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Monday, December 5, 2016

How to suture a wound in an emergency

This is not to replace competent medical care but to direct a medical emergency. The best way for you to learn basic first aid is to take a course. Another way is to learn by teaching yourself.
“Stitching” a wound means “suturing” a wound. A “suture” can mean either closing the wound or it can also refer to the material used to stitch up the wound.
The following is an excerpt from Howtosurvivstuff where you can learn in more detail, how to suture a wound.

How to suture a wound in an emergency

Sterilize

Sterilize any equipment you will be using for the procedure. A good suture kit will come with sterilization material like rubbing alcohol and/or hydrogen peroxide. Wash the equipment first with soap and water. Then soak it in either rubbing alcohol or hydrogen peroxide for 20 seconds, then let it dry on a clean paper towel or cloth. If you do not have sterilization material, you can sterilize equipment by burning on an open flame. However, if you use this method, hold the equipment to the side of the flame so that soot doesn’t accumulate on the equipment. Make sure you wear surgical gloves if you have them. If not, thoroughly wash your hands with soap and water and then rub in rubbing alcohol.

Pain Relief

If it is possible, administer pain relief to the wounded individual. If you have a local anesthetic or pain relief medicine you should use it, depending on the person’s pain tolerance and the location and severity of the wound.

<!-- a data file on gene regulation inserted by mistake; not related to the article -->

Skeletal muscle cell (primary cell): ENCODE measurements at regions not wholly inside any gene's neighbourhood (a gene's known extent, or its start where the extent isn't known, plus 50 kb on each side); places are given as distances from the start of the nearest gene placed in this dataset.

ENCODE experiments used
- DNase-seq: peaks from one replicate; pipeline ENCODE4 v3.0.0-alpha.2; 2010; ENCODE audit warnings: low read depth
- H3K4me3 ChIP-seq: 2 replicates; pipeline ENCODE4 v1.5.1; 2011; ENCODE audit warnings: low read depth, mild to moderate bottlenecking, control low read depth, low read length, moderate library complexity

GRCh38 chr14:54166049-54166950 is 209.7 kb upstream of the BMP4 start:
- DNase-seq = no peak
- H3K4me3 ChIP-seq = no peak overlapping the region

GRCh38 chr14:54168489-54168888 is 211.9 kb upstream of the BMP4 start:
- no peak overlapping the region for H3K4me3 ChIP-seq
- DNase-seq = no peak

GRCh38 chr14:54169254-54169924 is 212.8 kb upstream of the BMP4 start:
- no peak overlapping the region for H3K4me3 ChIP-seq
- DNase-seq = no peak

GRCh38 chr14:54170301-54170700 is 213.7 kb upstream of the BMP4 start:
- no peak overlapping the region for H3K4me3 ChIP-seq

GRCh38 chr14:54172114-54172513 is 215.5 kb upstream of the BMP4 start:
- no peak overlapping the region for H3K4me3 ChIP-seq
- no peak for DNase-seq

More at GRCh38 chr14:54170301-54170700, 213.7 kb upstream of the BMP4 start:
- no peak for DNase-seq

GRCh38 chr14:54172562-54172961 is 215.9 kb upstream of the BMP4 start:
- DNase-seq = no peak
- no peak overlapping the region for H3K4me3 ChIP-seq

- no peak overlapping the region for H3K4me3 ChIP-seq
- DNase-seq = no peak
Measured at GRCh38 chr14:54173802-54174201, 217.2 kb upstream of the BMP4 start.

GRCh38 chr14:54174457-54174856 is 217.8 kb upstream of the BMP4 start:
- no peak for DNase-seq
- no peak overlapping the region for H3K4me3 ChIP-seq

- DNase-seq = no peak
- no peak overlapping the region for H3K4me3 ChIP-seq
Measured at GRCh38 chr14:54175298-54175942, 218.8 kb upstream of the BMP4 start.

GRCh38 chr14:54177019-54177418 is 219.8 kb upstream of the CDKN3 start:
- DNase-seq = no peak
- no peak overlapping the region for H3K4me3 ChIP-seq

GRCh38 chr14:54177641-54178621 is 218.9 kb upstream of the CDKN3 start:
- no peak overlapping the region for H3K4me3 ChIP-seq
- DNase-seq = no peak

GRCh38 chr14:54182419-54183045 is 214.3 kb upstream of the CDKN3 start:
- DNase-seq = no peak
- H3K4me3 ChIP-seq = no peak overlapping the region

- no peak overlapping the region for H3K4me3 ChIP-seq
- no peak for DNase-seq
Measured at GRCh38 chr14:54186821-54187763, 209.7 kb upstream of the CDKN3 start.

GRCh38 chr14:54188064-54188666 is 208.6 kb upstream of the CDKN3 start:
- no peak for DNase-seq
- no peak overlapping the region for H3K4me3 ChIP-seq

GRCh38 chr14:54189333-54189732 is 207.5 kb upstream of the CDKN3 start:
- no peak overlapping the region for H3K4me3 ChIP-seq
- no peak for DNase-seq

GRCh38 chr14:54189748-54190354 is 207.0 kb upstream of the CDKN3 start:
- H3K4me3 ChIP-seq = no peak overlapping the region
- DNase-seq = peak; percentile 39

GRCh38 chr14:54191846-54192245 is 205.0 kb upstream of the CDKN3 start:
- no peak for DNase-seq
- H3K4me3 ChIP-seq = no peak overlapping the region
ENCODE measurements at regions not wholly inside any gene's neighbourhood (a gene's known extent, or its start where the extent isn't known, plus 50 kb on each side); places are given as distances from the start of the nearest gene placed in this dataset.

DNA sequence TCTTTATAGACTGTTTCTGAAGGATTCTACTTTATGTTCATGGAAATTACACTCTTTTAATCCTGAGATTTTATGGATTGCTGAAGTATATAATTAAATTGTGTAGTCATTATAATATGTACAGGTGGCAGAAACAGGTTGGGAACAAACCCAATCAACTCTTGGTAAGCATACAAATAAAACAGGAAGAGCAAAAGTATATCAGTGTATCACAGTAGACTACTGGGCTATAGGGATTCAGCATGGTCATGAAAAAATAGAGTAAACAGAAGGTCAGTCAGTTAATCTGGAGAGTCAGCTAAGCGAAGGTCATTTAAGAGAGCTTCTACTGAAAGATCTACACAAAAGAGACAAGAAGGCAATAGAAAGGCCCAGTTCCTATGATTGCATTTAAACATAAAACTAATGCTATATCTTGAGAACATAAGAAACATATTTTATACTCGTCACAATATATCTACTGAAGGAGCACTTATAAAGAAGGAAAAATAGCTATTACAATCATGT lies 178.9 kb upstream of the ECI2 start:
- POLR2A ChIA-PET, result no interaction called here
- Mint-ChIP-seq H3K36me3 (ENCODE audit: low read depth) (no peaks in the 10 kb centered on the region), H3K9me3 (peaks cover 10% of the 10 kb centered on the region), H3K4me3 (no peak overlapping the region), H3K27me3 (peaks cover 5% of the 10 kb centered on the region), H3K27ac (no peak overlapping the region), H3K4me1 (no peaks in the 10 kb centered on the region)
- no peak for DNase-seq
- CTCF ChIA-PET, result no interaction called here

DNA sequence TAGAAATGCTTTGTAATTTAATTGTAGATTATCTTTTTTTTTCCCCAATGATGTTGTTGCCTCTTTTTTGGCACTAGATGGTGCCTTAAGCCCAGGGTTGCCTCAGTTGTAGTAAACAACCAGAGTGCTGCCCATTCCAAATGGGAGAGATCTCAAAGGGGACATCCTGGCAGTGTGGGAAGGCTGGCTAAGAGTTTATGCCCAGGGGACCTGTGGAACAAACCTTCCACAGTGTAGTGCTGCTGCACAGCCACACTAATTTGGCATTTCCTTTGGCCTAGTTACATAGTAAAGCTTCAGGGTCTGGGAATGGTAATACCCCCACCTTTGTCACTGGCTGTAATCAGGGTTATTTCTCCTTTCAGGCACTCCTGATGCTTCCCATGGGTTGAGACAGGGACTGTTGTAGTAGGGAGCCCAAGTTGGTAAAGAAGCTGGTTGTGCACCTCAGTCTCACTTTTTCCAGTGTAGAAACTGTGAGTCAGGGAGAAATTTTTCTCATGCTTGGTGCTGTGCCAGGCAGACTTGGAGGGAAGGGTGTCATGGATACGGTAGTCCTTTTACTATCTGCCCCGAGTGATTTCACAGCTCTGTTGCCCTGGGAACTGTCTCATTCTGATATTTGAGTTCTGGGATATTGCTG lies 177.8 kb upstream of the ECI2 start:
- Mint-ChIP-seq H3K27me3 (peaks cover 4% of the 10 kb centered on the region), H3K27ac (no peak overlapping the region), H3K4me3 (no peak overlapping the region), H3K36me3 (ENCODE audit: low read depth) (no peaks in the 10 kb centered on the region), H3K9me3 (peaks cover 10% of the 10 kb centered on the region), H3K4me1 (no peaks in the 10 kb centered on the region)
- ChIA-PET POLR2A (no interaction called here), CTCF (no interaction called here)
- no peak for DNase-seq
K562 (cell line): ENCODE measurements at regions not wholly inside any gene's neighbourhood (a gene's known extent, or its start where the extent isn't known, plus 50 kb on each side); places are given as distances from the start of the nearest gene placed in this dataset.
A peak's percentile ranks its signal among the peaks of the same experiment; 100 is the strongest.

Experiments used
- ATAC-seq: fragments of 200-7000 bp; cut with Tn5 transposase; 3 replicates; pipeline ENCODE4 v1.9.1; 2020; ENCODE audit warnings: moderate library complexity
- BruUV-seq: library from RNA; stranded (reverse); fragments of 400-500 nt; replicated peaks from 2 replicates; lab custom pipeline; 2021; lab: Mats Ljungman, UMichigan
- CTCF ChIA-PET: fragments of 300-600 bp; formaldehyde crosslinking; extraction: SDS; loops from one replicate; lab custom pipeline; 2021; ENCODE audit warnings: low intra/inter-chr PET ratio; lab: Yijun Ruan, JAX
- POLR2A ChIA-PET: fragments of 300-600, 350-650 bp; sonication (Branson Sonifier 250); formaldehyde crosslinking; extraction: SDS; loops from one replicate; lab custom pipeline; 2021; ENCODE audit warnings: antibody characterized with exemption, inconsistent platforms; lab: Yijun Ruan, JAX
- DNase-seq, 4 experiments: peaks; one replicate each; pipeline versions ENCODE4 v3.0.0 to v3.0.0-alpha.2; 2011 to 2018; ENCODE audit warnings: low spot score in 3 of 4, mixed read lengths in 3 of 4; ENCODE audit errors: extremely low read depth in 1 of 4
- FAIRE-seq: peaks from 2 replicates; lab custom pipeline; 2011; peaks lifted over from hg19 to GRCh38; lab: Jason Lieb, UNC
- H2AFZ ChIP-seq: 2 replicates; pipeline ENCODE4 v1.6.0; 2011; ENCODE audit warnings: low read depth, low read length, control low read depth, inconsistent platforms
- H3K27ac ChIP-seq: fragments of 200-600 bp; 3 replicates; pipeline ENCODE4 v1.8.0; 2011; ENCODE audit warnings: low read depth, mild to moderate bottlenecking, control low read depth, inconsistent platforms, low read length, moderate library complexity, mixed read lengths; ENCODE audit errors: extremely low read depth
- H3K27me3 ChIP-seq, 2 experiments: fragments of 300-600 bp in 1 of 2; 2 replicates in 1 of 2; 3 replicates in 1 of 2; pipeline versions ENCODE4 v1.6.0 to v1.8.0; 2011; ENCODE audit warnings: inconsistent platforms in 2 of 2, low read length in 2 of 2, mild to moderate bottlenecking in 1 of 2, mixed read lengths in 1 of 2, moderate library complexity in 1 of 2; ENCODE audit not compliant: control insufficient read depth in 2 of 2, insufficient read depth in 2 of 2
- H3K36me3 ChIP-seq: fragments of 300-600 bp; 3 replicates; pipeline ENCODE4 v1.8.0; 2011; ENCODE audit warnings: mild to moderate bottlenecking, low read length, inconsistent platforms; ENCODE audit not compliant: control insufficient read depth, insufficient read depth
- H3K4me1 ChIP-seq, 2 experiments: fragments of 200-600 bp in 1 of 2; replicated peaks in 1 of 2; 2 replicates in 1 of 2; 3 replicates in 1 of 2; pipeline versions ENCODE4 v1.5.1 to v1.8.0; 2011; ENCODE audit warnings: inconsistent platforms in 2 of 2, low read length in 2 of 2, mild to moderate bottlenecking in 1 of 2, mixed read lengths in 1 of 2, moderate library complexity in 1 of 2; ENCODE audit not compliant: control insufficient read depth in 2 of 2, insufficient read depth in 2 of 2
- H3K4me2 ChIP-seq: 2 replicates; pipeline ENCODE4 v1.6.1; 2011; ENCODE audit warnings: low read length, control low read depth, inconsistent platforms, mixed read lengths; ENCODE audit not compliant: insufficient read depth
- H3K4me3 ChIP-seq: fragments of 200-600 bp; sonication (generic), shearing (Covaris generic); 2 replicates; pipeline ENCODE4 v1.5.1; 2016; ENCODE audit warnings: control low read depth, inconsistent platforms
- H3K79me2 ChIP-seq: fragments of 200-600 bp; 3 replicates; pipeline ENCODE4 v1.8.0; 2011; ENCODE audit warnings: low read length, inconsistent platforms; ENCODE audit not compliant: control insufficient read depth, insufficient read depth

Clean and Irrigate the Wound

Before you close the wound, you will need to clean out any foreign matter, wash with disinfectant material, and prepare the edges of the wound to make a complete and proper suture. Use a syringe to irrigate the wound with saline or other antibacterial fluid. If there is stubborn debris that does not come out with the irrigation method, use the scalpel to remove debris.

How to stitch a wound…


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Prepare Edges of Wound

Prepare the edges of the wound for a clean and complete suture. If you try and stitch together jagged flesh, not only will it be difficult, there is a much larger chance the wound could get infected. This is because stitching together jagged flesh does not completely seal the wound. Once you have removed debris and properly cleaned and irrigated the wound, use the scalpel and/or surgical scissors to cautiously cut away loose or jagged flesh. Do this as conservatively as possible and only as much as is necessary to prepare the edges of the wound for a a clean suture.

Stitch wound

For most flesh wounds, you will use non-absorbable suture material. “Non-absorbable” suture just means that it is made of materials that don’t absorb into your body. There is “absorbable” suture material that is used for stitching up arteries and organs. This is helpful because in those cases, you don’t want to have to open the wounded person up again to later remove the suture material. For flesh wounds, it is easy to later remove the suture material. That is why you use non-absorbable suture material for flesh wounds.

How to suture a wound in an emergency…




Source:
http://www.homesteadnotes.com/how-to-suture-a-wound-in-an-emergency/2/

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